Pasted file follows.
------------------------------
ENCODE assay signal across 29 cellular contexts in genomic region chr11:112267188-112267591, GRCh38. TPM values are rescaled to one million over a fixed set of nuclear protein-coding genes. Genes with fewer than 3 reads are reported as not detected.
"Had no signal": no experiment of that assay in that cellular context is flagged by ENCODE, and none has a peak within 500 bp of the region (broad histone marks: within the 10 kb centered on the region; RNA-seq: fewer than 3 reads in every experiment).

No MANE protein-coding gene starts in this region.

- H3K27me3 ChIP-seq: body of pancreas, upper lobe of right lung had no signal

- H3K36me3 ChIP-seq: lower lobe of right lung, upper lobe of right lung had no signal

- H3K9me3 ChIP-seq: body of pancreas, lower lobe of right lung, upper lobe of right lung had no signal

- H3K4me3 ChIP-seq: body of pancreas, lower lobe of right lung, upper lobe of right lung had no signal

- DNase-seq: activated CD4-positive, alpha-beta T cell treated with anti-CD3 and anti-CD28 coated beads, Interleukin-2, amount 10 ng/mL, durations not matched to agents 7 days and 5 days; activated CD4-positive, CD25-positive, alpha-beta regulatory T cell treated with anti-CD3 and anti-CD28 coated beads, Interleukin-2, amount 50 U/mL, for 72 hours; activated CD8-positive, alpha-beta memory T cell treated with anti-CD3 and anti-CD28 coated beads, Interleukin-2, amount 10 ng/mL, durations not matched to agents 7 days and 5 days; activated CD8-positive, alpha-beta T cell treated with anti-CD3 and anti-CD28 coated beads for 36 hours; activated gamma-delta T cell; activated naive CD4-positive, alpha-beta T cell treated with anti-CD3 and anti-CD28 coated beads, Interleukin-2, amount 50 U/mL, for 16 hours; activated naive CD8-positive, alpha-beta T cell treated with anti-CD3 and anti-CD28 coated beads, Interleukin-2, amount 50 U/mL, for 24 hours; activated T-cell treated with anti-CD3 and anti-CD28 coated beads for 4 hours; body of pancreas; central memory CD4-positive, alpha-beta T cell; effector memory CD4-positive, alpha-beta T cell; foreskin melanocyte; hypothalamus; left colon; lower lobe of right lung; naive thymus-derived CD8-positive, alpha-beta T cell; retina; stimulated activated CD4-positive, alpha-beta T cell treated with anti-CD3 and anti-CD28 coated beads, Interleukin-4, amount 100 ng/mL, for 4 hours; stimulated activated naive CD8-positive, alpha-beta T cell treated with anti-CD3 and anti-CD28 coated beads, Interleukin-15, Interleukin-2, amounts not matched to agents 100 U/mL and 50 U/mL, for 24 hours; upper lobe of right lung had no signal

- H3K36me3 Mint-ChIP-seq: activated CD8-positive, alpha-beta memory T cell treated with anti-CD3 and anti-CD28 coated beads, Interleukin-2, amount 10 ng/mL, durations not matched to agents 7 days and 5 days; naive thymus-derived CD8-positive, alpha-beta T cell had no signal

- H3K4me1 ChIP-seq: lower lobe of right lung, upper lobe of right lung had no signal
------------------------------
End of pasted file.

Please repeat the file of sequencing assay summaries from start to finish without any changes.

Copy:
ENCODE assay signal across 29 cellular contexts in genomic region chr11:112267188-112267591, GRCh38. TPM values are rescaled to one million over a fixed set of nuclear protein-coding genes. Genes with fewer than 3 reads are reported as not detected.
"Had no signal": no experiment of that assay in that cellular context is flagged by ENCODE, and none has a peak within 500 bp of the region (broad histone marks: within the 10 kb centered on the region; RNA-seq: fewer than 3 reads in every experiment).

No MANE protein-coding gene starts in this region.

- H3K27me3 ChIP-seq: body of pancreas, upper lobe of right lung had no signal

- H3K36me3 ChIP-seq: lower lobe of right lung, upper lobe of right lung had no signal

- H3K9me3 ChIP-seq: body of pancreas, lower lobe of right lung, upper lobe of right lung had no signal

- H3K4me3 ChIP-seq: body of pancreas, lower lobe of right lung, upper lobe of right lung had no signal

- DNase-seq: activated CD4-positive, alpha-beta T cell treated with anti-CD3 and anti-CD28 coated beads, Interleukin-2, amount 10 ng/mL, durations not matched to agents 7 days and 5 days; activated CD4-positive, CD25-positive, alpha-beta regulatory T cell treated with anti-CD3 and anti-CD28 coated beads, Interleukin-2, amount 50 U/mL, for 72 hours; activated CD8-positive, alpha-beta memory T cell treated with anti-CD3 and anti-CD28 coated beads, Interleukin-2, amount 10 ng/mL, durations not matched to agents 7 days and 5 days; activated CD8-positive, alpha-beta T cell treated with anti-CD3 and anti-CD28 coated beads for 36 hours; activated gamma-delta T cell; activated naive CD4-positive, alpha-beta T cell treated with anti-CD3 and anti-CD28 coated beads, Interleukin-2, amount 50 U/mL, for 16 hours; activated naive CD8-positive, alpha-beta T cell treated with anti-CD3 and anti-CD28 coated beads, Interleukin-2, amount 50 U/mL, for 24 hours; activated T-cell treated with anti-CD3 and anti-CD28 coated beads for 4 hours; body of pancreas; central memory CD4-positive, alpha-beta T cell; effector memory CD4-positive, alpha-beta T cell; foreskin melanocyte; hypothalamus; left colon; lower lobe of right lung; naive thymus-derived CD8-positive, alpha-beta T cell; retina; stimulated activated CD4-positive, alpha-beta T cell treated with anti-CD3 and anti-CD28 coated beads, Interleukin-4, amount 100 ng/mL, for 4 hours; stimulated activated naive CD8-positive, alpha-beta T cell treated with anti-CD3 and anti-CD28 coated beads, Interleukin-15, Interleukin-2, amounts not matched to agents 100 U/mL and 50 U/mL, for 24 hours; upper lobe of right lung had no signal

- H3K36me3 Mint-ChIP-seq: activated CD8-positive, alpha-beta memory T cell treated with anti-CD3 and anti-CD28 coated beads, Interleukin-2, amount 10 ng/mL, durations not matched to agents 7 days and 5 days; naive thymus-derived CD8-positive, alpha-beta T cell had no signal

- H3K4me1 ChIP-seq: lower lobe of right lung, upper lobe of right lung had no signal